Previewing the mesh is an optional step. It is good to do when you want to examine the mesh in areas where features are smaller or transition to make sure adequate meshing for your needs will occur.
- On the ribbon bar, Prepare panel, click Mesh View.
Creating Parametric Geometry
Now we will produce a range of geometric configurations involving the width of the model components to facilitate weight optimization. First, we expose model parameters for use as simulation parameters.
- In the Simulation browser, expand the Robot Base.iam node to expose the components in the assembly. Right-click base_plate:1 and click Show Parameters.
- In the Select Parameters dialog box, click the box next to the MemberWidth parameter. This action causes the parameter to populate the parametric table.
Now, we need to define the parameter range.
- On the ribbon bar, Manage panel, click Parametric Table.
- In the Parameters section, base_plate.ipt row, for the MemberWidth parameter, enter 1-2 in the Values cell. When you use the keyboard Enter command the row contents updates.
Once the parameter is defined, we generate the parametric configurations.
- In the Parameters section, right click the MemberWidth row and click Generate All Configurations.
- When the configurations have been generated, you may look at them by using the Current Value slider.
As was mentioned at the outset, the goal is to minimize the mass using the range of geometric configurations and safety factor criteria. The Parametric Table, Design Constraints section, enables access to the results criteria. To add the first design constraint:
- If the Parametric Table is not displaying, in the Manage panel, click Parametric Table.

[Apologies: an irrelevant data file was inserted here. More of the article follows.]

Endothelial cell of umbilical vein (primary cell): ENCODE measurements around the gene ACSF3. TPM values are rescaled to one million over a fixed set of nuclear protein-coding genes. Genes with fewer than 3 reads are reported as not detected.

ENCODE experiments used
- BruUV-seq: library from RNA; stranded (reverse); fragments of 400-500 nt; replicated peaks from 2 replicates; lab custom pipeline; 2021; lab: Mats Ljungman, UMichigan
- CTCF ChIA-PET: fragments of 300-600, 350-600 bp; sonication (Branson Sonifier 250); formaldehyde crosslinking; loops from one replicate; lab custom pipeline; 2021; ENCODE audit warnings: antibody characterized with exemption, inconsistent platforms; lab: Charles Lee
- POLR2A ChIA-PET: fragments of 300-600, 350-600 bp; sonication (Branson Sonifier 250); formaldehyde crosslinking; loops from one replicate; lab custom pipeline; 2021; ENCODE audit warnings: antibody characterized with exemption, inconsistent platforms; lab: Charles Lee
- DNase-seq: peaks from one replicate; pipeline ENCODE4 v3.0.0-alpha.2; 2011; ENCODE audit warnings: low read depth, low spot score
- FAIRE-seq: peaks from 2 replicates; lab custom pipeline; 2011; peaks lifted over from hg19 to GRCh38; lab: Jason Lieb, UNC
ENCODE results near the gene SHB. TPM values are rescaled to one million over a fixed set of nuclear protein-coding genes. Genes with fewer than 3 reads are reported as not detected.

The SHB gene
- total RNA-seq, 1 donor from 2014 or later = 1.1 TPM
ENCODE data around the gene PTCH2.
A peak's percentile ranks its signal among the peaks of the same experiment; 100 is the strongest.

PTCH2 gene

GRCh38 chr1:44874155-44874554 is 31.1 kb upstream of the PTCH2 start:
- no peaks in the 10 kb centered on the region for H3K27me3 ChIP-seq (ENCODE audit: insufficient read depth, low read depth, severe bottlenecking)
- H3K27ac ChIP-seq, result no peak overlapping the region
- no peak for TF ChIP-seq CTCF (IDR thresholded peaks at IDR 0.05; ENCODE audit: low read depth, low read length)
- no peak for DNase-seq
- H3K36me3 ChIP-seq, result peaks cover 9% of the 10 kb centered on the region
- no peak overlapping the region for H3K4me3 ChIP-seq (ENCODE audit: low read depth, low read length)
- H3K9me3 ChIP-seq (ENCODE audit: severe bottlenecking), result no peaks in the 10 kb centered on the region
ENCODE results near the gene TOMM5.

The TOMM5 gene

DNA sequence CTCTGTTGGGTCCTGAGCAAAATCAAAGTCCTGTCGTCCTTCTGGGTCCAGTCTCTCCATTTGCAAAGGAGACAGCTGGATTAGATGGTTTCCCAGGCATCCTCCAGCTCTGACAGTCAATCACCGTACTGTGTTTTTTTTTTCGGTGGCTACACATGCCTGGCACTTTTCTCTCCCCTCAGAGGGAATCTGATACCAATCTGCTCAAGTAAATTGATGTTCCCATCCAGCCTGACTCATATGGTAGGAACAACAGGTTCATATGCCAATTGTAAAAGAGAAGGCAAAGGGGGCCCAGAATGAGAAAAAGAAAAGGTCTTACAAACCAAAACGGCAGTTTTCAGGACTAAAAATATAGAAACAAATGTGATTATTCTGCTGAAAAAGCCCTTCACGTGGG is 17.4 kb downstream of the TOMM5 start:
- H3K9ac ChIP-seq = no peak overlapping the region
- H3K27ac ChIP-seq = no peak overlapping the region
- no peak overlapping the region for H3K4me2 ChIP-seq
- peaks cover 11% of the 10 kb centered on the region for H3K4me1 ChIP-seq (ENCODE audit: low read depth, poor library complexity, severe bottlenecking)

- In the Design Constraints section, right-click the row and click Add Design Constraint.
- In the Select Design Constraint dialog box, in the Results Component section, click Von Mises Stress. Geometry Selections is set to All Geometry. Click OK. The result component is listed as a design constraint.
- In the Max Von Mises Stress row, click the Constraint Type cell to access the drop-down list. In the drop-down list click Upper limit.
- In the Limit cell, enter 4.5e+004.
- In the Safety Factor cell, enter 1.5.
Add Displacement as a design constraint.
- Repeating step 2 above, add Displacement as a design constraint.
- In the Select Design Constraint dialog box, click Displacement. All Geometry is the default. Click OK.
- In the Constraint Type cell, click Upper limit.
- In the Limit cell, enter 0.01.
Add Mass as a design constraint.
- Right click a row and click Add Design Constraint.
- Select Mass and click OK.
For now, we will leave the constraint type as View the value. The Design Constraints section of the Parametric Table should look like the following:
Run the simulation
- On the ribbon bar, Solve panel, click Simulate.
- In the Simulate dialog box, ensure that the simulation will be run using the Smart set of configurations.
- Click Run.
View and interpret the results
The Simulation browser Results node is populated with the simulation results. However, we will use the Parametric Table and the visualization capabilities to assess the design and optimize for mass.